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March 2017 Current Events: World News

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The world is a very busy place, and it's hard to stay on top of everything. Infoplease has got you covered. Here are the 15 world news events you need to know for March 2017:

  1. Hosni Mubarak Acquitted of Protester Deaths in 2011 Revolution
  2. Mexico Opens Legal Aide Centers Across United States
  3. South Korea Boosts Incentives for Defection From North
  4. U.S. Begins Deployment of THAAD in South Korea,
  5. South Korean President Park Geun-hye Removed From Office
  6. Diplomatic Incident Arises Between Netherlands and Turkey
  7. Khamenei Criticizes Foreign Investments and Iran Nuclear Deal
  8. International Criminal Court Makes First Ever Ruling for Reparations
  9. Belarusian Citizens Protest New "Social Parasite" Tax
  10. Peace Talks Stall in Mali as Tuareg Groups Boycott Conference
  11. $4.5 Million, 220-pound Coin Stolen From Berlin Museum
  12. United Kingdom Begins Formal Separation From European Union
  13. Simone Gbagbo Acquitted of Crimes Against Humanity
  14. Mass Protests After Venezuela Supreme Court Expands Presidential Powers
  15. Protestors Set Fire to Congress of Paraguay

Hosni Mubarak Acquitted of Protester Deaths in 2011 Revolution

Supporters Celebrate Outside of Mubarak's Hospital

On Mar. 2, the former president of Egypt, Hosni Mubarak, is declared not guilty in the case of several hundred deaths during the 2011 Egyptian revolution, part of the larger Arab Spring. Military and Police forces clashed with anti-government protesters leading to widespread loss of life. Mubarak is currently hospitalized for unrelated causes, but will soon be officially released from prison after six years. (The Guardian)

Photo Source: AP Photo/Amr Nabil

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Mexico Opens Legal Aide Centers Across United States

Foreign Minister Videgaray Meets Secretary of State Tillerson

On Mar. 4, legal aide centers open in all of Mexico's 50 U.S. consulates to offer legal advice to Mexican citizens in the United States as the Trump administration cracks down on undocumented immigration. Foreign Minister Luis Videgaray Caso releases a video saying that although Mexico supports following the law, the current state of affairs emphasizes the importance of serious immigration reform. (Reuters)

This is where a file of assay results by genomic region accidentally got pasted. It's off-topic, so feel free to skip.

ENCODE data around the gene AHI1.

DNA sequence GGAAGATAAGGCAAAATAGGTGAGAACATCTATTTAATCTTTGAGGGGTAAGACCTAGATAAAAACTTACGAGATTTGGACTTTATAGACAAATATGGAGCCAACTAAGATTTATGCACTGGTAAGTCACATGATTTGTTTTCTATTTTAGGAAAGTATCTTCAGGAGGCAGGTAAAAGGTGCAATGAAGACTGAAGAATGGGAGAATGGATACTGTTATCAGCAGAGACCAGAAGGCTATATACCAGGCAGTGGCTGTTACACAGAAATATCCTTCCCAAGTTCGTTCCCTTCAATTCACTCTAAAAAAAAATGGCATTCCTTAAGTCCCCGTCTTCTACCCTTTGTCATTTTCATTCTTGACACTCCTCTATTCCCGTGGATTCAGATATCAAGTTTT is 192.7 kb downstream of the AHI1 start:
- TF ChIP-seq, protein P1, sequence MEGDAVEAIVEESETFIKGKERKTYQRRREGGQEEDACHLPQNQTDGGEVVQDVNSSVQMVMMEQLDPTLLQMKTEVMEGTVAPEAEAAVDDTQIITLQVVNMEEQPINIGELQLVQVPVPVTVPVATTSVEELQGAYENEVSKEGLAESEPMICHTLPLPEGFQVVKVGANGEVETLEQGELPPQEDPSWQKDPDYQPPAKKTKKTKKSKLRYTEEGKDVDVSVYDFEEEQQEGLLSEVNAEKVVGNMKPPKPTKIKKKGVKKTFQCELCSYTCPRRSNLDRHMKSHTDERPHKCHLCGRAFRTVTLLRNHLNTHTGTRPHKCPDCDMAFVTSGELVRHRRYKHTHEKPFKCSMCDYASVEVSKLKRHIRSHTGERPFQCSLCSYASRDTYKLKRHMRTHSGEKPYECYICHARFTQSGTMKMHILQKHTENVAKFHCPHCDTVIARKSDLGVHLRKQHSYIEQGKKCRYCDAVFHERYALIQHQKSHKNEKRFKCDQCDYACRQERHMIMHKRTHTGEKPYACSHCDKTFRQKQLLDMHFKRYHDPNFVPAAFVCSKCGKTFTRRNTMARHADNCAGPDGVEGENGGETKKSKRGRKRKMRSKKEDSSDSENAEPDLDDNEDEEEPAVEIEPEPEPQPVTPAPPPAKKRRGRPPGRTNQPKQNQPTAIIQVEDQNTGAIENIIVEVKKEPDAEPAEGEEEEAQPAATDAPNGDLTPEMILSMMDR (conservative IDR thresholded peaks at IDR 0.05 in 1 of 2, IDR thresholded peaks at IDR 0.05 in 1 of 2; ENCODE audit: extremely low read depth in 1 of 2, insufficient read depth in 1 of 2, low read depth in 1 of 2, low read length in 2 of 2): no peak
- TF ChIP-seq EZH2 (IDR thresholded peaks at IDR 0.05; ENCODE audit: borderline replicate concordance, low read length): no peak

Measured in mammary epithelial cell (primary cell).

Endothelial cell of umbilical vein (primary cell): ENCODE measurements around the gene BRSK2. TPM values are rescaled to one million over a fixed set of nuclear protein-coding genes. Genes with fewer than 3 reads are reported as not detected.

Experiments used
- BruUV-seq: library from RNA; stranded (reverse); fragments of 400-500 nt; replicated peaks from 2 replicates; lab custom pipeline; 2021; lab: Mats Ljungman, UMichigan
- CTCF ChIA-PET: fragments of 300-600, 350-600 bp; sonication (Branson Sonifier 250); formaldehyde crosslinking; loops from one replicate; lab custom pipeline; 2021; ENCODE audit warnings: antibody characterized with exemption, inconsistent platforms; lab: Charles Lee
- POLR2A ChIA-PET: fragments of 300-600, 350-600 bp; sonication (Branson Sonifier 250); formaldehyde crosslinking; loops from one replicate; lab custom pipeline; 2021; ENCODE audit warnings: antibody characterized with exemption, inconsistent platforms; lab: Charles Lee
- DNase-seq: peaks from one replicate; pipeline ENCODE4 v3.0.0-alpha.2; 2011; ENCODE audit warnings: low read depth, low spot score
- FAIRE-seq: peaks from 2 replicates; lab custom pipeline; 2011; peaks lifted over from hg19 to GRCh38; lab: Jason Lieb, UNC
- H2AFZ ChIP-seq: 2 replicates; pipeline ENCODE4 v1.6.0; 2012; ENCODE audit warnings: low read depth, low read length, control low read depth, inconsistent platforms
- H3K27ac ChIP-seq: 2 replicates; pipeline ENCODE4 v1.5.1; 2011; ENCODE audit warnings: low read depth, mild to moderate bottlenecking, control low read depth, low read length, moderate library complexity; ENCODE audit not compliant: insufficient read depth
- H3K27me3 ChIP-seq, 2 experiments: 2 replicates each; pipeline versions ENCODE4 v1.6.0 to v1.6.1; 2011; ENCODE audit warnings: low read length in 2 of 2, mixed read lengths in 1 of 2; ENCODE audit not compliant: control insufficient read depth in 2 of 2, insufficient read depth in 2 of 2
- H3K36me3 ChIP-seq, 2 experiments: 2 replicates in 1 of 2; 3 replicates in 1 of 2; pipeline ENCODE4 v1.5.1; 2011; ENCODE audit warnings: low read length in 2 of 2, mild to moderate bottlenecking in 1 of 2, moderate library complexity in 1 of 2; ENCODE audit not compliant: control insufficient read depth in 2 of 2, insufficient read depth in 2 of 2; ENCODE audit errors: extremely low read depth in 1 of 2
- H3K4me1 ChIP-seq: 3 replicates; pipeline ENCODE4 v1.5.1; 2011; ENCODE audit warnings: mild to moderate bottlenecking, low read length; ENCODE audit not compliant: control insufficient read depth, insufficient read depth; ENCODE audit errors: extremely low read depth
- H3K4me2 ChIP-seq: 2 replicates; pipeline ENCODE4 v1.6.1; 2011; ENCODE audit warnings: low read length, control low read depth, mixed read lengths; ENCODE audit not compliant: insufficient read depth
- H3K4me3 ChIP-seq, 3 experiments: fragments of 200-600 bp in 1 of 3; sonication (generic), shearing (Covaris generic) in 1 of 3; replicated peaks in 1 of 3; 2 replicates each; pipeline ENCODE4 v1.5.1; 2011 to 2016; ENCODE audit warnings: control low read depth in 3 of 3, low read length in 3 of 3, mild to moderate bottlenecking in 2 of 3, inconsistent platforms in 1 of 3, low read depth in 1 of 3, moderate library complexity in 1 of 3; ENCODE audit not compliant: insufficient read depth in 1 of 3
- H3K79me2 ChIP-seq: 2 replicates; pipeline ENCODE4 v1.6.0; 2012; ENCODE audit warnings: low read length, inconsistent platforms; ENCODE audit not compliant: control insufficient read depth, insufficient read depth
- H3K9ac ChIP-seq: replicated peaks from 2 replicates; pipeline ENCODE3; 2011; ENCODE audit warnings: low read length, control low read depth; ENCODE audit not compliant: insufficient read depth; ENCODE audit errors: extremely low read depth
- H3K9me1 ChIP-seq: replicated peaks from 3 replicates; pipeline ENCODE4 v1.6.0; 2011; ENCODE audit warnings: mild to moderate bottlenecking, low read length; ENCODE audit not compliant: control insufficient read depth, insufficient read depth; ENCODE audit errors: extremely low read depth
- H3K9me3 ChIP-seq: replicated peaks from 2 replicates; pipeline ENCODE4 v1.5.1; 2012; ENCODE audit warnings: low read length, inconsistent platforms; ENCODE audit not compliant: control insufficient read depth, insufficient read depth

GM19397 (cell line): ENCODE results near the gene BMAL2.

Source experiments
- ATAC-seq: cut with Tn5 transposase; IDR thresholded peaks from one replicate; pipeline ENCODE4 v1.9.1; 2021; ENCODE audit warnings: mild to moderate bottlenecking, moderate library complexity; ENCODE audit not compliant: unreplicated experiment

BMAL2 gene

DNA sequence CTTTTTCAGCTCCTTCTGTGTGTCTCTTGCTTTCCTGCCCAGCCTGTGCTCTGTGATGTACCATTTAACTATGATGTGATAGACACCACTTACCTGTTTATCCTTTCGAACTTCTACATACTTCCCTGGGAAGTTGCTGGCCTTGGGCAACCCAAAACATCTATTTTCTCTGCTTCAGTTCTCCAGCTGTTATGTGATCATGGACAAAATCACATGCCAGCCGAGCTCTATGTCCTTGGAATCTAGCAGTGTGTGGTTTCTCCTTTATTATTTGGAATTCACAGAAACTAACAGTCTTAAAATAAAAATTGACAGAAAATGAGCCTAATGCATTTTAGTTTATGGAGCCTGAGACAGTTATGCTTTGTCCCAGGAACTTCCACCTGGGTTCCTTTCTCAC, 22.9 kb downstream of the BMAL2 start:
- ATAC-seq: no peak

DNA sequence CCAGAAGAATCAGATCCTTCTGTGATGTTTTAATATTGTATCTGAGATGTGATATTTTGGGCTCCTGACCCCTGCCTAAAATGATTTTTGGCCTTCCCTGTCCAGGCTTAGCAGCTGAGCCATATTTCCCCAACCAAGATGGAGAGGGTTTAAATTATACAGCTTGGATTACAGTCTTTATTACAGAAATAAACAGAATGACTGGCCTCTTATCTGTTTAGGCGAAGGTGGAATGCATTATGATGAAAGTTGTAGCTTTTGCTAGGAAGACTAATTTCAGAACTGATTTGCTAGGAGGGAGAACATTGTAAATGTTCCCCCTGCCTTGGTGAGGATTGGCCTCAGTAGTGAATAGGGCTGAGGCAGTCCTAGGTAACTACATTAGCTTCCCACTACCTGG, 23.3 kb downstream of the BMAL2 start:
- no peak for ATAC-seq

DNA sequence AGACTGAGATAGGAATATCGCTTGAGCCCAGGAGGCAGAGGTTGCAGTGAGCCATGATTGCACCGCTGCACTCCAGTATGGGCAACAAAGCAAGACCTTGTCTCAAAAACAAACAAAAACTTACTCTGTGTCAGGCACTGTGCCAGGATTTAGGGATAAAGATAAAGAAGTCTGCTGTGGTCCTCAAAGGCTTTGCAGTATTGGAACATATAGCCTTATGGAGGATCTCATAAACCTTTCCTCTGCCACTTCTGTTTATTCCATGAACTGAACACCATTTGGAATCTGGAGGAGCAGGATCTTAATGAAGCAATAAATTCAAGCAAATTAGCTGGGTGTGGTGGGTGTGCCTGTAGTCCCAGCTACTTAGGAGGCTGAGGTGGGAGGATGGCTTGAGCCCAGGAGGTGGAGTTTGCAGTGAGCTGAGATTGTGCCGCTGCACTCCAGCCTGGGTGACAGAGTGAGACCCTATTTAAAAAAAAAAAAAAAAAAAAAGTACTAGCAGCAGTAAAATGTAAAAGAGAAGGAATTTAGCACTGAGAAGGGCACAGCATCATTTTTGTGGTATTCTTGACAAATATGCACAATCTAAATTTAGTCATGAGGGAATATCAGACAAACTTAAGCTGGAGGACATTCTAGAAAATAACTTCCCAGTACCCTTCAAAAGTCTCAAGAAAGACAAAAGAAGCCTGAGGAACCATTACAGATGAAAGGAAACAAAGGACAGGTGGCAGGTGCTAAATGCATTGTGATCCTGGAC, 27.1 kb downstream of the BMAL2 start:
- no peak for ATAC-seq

Photo Source: AP Photo/Rebecca Blackwell, File

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South Korea Boosts Incentives for Defection From North

Former North Korean Ambassador Thae Yong-ho

On Mar. 5, the Republic of South Korea declares an increase in the monetary reward for information out of the North, from $217,000 to $860,000. Information about the reclusive country is hard to come by, and defectors are a major source of valuable intelligence about the actions of the North Korean government. As tensions increase in the region, South Korea and its allies are placing a premium on classified information. (The Guardian)

Photo Source: Pool Photo via AP/Ed Jones, File

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U.S. Begins Deployment of THAAD in South Korea

THAAD is a Major Source of Contention

On Mar. 7, the controversial Terminal High Altitude Area Defense missile defense system (THAAD) starts deployment in South Korea by the U.S. Military. The system is meant to deter missiles from North Korea, but many in the South believe that the deployment is going to lead to an escalation of the conflict rather than an improvement. Protests being outside of the U.S. embassy in the capital of Seoul. (BBC)